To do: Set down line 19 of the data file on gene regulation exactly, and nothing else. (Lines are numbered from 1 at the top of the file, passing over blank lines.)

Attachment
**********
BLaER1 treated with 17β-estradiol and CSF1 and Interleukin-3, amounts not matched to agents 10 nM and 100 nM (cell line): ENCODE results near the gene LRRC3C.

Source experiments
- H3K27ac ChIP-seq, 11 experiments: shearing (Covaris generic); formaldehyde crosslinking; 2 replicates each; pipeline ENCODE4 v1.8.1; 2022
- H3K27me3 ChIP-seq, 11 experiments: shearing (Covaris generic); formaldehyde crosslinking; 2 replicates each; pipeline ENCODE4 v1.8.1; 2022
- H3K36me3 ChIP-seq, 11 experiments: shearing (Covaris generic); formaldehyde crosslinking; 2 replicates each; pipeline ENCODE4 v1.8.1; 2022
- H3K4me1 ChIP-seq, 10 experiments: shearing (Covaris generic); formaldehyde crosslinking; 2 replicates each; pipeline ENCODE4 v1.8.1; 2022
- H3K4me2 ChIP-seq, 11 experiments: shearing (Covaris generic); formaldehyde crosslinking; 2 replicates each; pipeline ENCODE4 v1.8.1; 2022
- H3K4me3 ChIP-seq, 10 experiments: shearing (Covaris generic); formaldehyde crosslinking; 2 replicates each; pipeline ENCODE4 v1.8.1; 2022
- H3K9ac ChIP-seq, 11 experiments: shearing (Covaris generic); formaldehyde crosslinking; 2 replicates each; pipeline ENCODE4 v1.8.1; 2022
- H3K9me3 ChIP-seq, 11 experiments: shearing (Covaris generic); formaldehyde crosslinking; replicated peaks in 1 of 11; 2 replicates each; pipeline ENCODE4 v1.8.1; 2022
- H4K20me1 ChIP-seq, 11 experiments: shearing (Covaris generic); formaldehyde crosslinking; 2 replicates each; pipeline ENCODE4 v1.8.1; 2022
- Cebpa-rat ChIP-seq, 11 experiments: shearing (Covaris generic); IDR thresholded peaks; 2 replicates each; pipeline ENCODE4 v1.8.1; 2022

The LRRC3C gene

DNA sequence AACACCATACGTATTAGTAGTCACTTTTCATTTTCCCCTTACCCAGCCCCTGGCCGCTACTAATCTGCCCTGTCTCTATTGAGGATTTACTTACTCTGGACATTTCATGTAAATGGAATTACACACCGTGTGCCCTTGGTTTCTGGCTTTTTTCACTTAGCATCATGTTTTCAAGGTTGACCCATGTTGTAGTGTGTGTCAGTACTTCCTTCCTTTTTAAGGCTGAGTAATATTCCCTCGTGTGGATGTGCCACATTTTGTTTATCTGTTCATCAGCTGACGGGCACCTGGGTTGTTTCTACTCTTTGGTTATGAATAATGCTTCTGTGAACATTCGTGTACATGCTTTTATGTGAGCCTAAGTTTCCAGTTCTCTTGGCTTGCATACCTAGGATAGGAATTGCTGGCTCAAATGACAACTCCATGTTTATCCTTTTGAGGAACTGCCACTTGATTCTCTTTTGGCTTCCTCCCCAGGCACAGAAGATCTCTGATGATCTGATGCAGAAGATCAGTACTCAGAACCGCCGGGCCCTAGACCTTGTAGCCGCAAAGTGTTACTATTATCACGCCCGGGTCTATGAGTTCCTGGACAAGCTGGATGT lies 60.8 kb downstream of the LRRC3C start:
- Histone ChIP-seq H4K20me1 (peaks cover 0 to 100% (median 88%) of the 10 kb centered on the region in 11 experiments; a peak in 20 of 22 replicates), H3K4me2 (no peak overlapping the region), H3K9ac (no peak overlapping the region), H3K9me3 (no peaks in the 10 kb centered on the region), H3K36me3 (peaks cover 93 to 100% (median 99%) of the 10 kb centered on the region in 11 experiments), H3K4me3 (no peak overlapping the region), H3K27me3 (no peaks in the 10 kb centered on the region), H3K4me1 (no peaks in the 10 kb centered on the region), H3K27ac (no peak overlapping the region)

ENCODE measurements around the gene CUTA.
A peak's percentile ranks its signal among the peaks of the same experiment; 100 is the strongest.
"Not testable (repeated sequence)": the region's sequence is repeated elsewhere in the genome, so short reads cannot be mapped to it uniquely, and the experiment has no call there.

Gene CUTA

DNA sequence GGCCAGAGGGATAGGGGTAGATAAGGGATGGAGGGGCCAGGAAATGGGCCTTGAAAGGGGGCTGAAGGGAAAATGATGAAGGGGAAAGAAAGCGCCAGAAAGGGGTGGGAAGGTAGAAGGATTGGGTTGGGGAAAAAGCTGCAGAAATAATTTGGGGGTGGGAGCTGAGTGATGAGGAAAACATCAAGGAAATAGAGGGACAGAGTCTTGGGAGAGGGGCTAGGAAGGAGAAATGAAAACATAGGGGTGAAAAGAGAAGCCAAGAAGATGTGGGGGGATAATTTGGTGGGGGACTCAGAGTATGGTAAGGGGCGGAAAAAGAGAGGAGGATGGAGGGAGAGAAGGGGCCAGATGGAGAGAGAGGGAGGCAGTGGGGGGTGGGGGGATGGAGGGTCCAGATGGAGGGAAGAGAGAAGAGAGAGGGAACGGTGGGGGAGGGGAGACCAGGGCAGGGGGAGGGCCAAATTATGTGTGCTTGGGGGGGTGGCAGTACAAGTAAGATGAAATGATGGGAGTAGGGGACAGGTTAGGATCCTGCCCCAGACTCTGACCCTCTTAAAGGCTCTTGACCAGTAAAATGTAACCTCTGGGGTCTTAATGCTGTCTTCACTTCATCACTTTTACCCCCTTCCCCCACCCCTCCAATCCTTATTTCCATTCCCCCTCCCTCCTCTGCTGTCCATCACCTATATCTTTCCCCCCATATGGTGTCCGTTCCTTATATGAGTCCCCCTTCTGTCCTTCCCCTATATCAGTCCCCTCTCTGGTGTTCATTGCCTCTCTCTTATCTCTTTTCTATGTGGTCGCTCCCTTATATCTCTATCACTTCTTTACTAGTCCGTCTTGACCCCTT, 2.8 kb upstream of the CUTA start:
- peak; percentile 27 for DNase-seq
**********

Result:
Gene CUTA